Audiences have been fascinated by the dual gender roles explored in The Adventures of Herculina at Next Theatre Company in Evanston, IL, but the mysterious world of a true-life 19th-century French hermaphrodite -- a person with male and female genitalia -- ends April 10.
Kira Obolensky’s Herculina, a world premiere that began previews March 12 and opened March 16, earned good reviews, steady audiences and was Jeff Award-recommended. Tickets are available for April 9-10 shows, but they are getting scarce, Next's Guy Massey told Playbill On Line.
Drawn from a real diary, the story follows “one extraordinary person’s journey from a tiny convent in rural France, where she was raised as a girl, to Paris, London and beyond, and his life as a young man,” according to production notes. Louise Lamson plays Herculina in Act One and Hercule in Act Two.
When rehearsals began, words like “camp” were discouraged -- the play is a serious approach to the subjects of gender roles, the nature of sexuality and the essence of love.
The production plays the Noyes Cultural Arts Center, Noyes and Ridge, in Evanston. The Adventures of Herculina is directed by Next artistic director Sarah Tucker. The script was workshopped at the National Playwrights Conference at the Eugene O’Neill Theater Center in 1996 and received the Edith Oliver Award and honorable mention for the Kesselring Prize. Obolensky won the Kesselring prize for her play, Lobster Alice.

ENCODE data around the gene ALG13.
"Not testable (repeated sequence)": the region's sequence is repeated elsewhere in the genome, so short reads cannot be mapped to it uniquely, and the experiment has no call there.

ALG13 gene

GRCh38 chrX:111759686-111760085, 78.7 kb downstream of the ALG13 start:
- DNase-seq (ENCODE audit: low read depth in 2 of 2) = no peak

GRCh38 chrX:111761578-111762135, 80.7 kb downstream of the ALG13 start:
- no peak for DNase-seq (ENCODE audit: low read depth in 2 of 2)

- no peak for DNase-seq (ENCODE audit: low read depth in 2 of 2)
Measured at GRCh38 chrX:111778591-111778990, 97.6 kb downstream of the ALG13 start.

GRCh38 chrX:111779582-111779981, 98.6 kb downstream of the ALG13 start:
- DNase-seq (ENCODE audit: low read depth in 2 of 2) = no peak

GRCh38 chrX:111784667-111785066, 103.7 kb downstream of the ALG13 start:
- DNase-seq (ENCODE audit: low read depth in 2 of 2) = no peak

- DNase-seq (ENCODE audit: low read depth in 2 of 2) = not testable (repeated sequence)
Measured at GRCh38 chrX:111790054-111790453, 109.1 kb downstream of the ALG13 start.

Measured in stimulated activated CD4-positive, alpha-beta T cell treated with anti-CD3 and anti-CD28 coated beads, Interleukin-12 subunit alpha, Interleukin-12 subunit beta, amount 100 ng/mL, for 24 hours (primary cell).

Chicago actress-performance artist Alexandra Billings plays the Abbess and Sarah Bernhardt. The ensemble includes Kurt Ehrmann, Katherine Ripley and Ian Christopher.
Designers are Scott Cooper (set), Shannon McKinney (lights) and Kristine Knanishu (costumes). Original music and sound design are by Joe Cerqua.
Tickets are $18-$22. For information, call (847) 475-1875.
The Next Theatre Company’s website is at www.nexttheatre.org.
Obolensky was awarded the 1998 Kesselring Prize for Playwriting Nov. 22, 1998. She won $10,000 for the award.
The surreal Lobster Alice, packed with wild images, concerns painter Salvador Dali's notion to create an animated film of "Alice in Wonderland." It is apparently inspired by a true story about Dali's visit to an animation studio.
Obolensky, a Williams College graduate and graduate of Juilliard School’s Playwriting Program, has also penned The Return of Don Quixote, The Whalebone Sonata and Hate Mail (with Bill Corbett).
-- By Kenneth Jones